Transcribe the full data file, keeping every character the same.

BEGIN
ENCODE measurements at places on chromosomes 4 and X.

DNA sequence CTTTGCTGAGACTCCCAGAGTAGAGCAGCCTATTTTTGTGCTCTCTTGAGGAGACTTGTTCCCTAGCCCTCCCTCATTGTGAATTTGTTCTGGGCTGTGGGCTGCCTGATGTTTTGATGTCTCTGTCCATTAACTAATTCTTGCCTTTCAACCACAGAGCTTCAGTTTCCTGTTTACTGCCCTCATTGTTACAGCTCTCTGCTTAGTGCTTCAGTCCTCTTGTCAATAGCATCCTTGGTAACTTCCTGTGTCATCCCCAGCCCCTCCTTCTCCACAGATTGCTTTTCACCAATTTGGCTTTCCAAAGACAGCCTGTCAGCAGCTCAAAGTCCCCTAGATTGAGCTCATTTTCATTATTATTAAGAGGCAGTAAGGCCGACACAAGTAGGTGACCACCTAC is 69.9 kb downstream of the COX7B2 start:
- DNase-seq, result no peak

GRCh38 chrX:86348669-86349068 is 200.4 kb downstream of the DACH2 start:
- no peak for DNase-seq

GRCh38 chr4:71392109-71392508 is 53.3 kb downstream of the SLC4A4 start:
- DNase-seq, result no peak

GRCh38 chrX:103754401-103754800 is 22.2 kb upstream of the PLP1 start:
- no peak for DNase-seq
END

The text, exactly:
ENCODE measurements at places on chromosomes 4 and X.

DNA sequence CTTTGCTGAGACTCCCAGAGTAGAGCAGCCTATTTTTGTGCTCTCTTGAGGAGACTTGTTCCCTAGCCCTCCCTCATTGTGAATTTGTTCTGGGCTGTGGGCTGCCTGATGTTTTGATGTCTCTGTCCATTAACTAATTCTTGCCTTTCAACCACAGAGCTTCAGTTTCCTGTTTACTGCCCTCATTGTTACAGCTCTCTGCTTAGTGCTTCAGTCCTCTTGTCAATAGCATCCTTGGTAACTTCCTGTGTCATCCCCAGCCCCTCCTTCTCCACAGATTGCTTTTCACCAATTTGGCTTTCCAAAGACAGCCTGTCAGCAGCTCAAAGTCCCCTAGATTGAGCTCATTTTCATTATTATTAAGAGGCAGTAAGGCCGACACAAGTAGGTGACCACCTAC is 69.9 kb downstream of the COX7B2 start:
- DNase-seq, result no peak

GRCh38 chrX:86348669-86349068 is 200.4 kb downstream of the DACH2 start:
- no peak for DNase-seq

GRCh38 chr4:71392109-71392508 is 53.3 kb downstream of the SLC4A4 start:
- DNase-seq, result no peak

GRCh38 chrX:103754401-103754800 is 22.2 kb upstream of the PLP1 start:
- no peak for DNase-seq